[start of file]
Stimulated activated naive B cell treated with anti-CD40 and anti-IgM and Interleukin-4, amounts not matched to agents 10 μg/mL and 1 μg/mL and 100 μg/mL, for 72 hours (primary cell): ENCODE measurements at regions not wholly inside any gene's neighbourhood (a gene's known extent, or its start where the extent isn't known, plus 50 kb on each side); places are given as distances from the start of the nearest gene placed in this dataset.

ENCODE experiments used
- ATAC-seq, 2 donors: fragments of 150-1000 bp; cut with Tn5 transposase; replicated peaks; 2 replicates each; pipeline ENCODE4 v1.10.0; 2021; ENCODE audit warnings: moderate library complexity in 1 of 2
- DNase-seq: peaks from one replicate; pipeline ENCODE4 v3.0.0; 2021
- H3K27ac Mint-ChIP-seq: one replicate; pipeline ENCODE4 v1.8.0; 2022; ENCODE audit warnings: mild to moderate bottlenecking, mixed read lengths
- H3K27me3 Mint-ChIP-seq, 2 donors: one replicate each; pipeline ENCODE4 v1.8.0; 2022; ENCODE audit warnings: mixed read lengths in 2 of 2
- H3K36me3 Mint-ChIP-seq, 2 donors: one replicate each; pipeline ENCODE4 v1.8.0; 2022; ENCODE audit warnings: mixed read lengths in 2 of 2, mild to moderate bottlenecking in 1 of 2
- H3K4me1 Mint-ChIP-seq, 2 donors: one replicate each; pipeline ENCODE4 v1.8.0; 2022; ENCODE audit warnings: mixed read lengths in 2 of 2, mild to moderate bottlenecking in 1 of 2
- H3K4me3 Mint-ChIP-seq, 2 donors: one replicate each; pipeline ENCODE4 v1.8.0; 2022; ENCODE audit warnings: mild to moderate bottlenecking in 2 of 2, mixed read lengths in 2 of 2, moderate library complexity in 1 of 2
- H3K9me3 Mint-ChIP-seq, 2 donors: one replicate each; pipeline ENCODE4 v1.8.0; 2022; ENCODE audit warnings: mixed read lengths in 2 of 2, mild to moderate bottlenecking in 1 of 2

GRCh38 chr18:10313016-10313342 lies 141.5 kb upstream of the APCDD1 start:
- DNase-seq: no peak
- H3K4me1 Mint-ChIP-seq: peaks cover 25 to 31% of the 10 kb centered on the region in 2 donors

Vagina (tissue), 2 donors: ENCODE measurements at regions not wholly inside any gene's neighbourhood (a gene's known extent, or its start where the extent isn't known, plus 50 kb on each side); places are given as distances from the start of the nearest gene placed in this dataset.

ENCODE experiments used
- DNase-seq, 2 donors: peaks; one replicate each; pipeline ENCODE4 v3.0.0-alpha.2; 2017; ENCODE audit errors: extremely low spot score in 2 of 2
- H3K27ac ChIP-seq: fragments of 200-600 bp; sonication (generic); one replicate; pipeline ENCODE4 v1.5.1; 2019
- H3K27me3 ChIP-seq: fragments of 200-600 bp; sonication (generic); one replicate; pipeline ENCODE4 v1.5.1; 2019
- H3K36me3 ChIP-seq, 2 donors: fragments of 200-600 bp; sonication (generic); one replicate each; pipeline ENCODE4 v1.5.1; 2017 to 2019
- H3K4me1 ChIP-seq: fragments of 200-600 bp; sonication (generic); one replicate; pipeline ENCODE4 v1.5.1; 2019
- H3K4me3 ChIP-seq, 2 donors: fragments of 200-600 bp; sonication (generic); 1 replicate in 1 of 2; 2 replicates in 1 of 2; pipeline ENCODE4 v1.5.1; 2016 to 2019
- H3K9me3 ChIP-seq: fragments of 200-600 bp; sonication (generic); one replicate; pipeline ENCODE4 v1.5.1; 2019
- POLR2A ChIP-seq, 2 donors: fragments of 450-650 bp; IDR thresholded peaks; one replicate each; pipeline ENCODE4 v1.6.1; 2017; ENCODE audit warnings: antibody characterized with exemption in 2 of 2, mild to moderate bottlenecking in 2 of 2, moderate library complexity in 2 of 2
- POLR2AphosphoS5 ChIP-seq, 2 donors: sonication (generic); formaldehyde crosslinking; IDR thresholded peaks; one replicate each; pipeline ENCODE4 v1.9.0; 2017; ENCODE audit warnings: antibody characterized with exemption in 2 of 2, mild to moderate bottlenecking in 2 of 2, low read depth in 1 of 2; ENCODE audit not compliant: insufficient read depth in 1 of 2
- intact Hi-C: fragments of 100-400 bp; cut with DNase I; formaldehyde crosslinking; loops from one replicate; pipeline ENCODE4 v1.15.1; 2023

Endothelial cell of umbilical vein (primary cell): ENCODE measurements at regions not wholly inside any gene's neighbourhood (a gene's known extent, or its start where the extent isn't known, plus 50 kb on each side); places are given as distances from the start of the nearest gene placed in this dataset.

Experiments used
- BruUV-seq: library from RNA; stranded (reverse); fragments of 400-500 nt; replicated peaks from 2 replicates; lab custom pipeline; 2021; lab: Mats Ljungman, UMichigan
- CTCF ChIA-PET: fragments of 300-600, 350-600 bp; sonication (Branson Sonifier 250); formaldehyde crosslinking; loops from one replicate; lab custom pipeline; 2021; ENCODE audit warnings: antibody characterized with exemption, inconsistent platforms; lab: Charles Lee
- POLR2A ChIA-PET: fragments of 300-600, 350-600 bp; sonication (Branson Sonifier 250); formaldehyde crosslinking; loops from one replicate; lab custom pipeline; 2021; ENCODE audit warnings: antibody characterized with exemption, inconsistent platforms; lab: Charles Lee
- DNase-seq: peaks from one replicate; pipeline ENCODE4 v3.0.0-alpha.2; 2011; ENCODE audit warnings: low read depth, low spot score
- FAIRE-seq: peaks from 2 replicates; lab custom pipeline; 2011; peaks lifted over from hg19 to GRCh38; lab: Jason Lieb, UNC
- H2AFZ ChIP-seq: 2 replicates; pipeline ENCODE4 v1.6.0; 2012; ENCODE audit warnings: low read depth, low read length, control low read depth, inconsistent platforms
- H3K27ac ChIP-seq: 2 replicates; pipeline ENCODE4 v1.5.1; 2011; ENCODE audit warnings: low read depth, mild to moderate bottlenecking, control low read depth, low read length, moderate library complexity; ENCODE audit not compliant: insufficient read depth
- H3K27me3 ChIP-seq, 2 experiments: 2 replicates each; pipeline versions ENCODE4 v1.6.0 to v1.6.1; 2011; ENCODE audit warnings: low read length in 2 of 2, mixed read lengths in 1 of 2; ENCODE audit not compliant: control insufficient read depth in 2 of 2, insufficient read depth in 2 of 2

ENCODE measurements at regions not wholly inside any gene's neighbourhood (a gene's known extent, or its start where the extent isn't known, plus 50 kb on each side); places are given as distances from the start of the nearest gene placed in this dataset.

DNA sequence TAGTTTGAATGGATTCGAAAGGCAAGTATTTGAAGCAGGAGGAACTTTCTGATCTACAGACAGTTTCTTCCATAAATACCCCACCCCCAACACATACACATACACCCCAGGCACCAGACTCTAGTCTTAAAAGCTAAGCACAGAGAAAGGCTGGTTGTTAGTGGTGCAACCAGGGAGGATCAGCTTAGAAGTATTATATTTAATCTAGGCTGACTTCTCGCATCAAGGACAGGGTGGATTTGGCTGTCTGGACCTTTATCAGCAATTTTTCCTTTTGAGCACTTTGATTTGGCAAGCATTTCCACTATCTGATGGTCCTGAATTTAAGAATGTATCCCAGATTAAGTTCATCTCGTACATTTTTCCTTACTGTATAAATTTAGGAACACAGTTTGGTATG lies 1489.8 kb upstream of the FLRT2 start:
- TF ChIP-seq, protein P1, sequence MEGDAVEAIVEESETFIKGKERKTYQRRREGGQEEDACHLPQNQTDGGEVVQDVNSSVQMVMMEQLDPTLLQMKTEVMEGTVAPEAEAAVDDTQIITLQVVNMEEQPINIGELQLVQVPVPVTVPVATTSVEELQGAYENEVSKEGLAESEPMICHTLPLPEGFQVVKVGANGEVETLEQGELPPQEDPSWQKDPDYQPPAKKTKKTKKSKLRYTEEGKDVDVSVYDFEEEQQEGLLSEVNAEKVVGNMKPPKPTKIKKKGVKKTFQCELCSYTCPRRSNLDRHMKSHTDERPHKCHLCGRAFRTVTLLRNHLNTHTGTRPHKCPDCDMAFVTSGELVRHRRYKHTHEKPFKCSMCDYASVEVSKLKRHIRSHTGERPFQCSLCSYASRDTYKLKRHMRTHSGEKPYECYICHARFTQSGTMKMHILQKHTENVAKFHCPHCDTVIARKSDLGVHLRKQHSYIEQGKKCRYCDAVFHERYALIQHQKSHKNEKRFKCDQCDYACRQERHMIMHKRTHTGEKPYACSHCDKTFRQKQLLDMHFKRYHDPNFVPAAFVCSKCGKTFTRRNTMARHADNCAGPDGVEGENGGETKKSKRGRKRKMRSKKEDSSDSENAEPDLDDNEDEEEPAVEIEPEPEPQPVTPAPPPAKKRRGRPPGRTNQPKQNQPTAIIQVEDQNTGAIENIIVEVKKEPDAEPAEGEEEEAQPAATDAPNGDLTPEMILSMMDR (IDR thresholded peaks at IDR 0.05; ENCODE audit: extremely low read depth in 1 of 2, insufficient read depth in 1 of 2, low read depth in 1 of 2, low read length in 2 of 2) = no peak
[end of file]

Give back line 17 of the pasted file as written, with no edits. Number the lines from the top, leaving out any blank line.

- H3K27ac ChIP-seq: fragments of 200-600 bp; sonication (generic); one replicate; pipeline ENCODE4 v1.5.1; 2019